Thursday, April 17, 2008


USDA Press Release: April 17, 2008

Illinois is First State to Reach Eradication of the Invasive Pest

CHICAGO, April 17, 2008 -- The U.S. Department of Agriculture, the Illinois Department of Agriculture and the City of Chicago today announced the official eradication of the Asian longhorned beetle (ALB) from Illinois. The event was held in the Ravenswood, Chicago neighborhood where the pest was found almost 10 years ago. This makes Illinois the first state fighting active ALB infestations to declare victory over the invasive insect.

"This successful eradication would not have been possible without the solid partnership between federal, state and local governments fighting ALB in Illinois," said Bruce Knight, under secretary for USDA's marketing and regulatory programs. "Eliminating the ALB involved the innovative use of resources, open lines of communication between government agencies and the public and a united commitment to decisive and results-oriented actions."

ALB was discovered in Illinois in the summer of 1998, and the most recent infestation was detected around Chicago's Oz Park in 2003. Since that time, extensive surveys have not found adult ALB or any signs of infestation. With at least four years of active surveys and no signs of insects or infestation uncovered, USDA and its partners now can declare ALB eradication in Illinois.

"The combination of great teamwork with our state and federal allies and the extremely strong support of Mayor Daley and our elected officials from the impacted neighborhoods made it possible for us to aggressively go after this invasive pest and eradicate the ALB from Chicago," said Deputy Commissioner Malcolm Whiteside, head of the Chicago Department of Streets & Sanitation's Bureau of Forestry.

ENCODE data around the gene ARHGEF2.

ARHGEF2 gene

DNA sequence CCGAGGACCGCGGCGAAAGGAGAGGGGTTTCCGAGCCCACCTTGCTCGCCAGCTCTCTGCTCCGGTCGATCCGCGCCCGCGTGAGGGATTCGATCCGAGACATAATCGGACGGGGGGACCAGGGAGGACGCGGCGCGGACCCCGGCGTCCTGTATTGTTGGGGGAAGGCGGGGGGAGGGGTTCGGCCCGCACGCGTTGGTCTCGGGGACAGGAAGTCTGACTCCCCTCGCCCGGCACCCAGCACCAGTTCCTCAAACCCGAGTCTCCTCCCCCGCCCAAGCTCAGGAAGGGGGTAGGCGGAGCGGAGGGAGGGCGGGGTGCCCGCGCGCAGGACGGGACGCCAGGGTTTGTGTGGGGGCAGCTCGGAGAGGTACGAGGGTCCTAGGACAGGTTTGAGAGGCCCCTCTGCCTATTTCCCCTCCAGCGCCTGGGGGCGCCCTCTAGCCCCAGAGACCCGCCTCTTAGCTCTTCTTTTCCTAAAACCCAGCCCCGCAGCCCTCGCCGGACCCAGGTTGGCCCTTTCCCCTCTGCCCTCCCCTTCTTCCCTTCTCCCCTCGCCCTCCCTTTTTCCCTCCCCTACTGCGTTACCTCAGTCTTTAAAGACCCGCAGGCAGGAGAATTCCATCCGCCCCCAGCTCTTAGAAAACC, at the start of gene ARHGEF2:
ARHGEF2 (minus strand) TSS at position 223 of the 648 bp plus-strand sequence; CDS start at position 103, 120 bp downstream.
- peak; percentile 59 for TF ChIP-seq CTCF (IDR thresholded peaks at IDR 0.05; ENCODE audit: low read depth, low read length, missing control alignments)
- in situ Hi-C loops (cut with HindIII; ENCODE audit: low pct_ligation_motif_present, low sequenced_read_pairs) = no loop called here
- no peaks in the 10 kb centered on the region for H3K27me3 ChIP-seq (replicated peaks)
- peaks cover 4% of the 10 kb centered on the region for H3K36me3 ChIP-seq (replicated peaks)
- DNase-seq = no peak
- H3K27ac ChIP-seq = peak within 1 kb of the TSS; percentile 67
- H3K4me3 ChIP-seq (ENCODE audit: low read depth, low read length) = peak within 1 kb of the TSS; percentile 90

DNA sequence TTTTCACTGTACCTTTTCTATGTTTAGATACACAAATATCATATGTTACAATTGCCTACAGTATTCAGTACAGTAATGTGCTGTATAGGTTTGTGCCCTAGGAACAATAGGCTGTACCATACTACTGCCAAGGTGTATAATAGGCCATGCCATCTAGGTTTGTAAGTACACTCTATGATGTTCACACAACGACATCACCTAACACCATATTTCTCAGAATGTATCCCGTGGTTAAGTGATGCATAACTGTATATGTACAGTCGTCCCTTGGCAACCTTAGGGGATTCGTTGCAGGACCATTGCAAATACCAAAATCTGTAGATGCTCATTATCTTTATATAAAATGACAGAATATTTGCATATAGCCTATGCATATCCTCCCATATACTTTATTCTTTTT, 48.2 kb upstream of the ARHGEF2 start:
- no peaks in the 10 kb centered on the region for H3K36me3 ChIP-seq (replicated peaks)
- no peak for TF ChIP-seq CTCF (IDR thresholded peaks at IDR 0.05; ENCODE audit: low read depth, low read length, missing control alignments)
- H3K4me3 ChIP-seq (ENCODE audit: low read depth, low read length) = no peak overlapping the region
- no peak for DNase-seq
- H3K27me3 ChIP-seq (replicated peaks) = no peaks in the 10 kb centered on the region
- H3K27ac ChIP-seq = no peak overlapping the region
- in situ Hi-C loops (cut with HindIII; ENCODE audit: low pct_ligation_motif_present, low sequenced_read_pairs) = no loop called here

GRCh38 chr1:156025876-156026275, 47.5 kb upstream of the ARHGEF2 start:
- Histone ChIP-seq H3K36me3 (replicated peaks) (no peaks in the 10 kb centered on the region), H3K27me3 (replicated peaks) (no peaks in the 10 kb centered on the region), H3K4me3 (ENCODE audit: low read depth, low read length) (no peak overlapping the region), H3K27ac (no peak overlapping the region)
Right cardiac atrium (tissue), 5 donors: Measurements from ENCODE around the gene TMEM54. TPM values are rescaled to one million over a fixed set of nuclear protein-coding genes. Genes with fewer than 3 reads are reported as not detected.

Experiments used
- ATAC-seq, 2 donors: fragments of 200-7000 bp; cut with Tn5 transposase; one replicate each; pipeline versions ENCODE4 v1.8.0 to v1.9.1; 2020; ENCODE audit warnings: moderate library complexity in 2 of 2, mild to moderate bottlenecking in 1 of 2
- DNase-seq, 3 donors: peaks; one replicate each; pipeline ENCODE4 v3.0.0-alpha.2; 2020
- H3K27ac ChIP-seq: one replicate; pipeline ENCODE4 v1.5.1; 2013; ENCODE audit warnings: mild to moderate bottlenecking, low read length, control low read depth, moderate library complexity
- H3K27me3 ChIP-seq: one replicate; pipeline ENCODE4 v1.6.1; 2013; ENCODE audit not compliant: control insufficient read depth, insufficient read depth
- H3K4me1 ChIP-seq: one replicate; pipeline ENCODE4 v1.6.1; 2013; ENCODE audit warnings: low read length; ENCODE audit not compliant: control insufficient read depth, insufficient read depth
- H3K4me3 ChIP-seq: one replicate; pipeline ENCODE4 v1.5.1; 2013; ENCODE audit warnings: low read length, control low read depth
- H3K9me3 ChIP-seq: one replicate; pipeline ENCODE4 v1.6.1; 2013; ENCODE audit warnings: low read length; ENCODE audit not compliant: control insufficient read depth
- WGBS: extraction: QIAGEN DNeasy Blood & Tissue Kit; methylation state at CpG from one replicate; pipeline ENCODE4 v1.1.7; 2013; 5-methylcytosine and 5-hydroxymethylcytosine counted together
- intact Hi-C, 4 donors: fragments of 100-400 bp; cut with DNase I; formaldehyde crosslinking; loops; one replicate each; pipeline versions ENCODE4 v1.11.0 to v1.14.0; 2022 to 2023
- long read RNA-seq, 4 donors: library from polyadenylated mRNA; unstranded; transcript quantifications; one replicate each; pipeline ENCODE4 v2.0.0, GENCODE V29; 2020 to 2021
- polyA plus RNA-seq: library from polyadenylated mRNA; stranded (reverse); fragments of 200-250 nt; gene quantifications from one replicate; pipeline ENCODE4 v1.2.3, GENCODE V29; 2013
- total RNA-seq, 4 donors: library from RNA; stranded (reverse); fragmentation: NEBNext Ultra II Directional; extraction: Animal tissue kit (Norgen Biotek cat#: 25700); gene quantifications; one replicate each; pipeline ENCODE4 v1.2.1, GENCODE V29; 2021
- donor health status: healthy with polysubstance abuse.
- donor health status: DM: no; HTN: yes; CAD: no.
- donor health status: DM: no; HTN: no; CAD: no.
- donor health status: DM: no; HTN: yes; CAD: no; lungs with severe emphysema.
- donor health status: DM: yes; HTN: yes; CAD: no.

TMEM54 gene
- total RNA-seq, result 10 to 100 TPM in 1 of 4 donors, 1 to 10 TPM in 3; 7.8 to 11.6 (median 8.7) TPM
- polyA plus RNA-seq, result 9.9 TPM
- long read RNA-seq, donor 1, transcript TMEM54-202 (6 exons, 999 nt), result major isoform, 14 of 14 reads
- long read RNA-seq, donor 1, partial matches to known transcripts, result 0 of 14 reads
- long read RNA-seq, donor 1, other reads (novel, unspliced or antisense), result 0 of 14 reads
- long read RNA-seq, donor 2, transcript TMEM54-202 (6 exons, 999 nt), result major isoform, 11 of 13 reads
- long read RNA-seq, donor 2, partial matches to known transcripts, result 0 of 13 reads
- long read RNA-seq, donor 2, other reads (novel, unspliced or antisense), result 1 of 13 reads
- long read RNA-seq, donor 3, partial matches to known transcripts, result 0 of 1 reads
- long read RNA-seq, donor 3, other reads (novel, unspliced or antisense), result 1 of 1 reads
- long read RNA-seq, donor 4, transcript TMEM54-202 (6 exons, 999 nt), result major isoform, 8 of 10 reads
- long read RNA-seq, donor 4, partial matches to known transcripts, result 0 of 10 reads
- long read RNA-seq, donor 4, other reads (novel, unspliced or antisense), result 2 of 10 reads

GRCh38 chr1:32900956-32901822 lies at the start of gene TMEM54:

Between 1998 and 2006, approximately 1,771 host trees were removed to destroy the invasive insect. In Illinois, ALB quarantine zones have existed in numerous Chicago neighborhoods, including Oz Park, Ravenswood, Kilbourn Park, Loyola, Park Ridge, O'Hare, Addison and Summit. As many as 35 square miles were quarantined for the pest in and around Chicago, with 61 square miles considered infested and surveyed for signs of beetles. The last chemical treatments took place in the Oz Park area in 2006.

"This day would not have been possible without the hard work and cooperation of many individuals and agencies," said Warren Goetsch, bureau chief of environmental programs for the Illinois Department of Agriculture. "The federal and state governments, along with the efforts of the city of Chicago and various towns and villages, all contributed mightily to the success of this project. I encourage local residents to recognize the tremendous work put forth by these groups and join us as we celebrate the complete eradication of this pest in Illinois"

Today's eradication event took place in the same Ravenswood neighborhood where an alert citizen first discovered the ALB when he reported an unusual beetle on tree limbs in the late 1990's. More than 1,400 infested trees were removed from that area alone.

The ALB is about 1.5 inches long and shiny black with antenna up to twice the length of their bodies, banded in black and white. Host tree species that beetles favor include maple, birch, elm and poplar, among others.

USDA currently is working with its state and local government partners to eradicate ALB in parts of New York and in central New Jersey. Additional information about ALB can be found at


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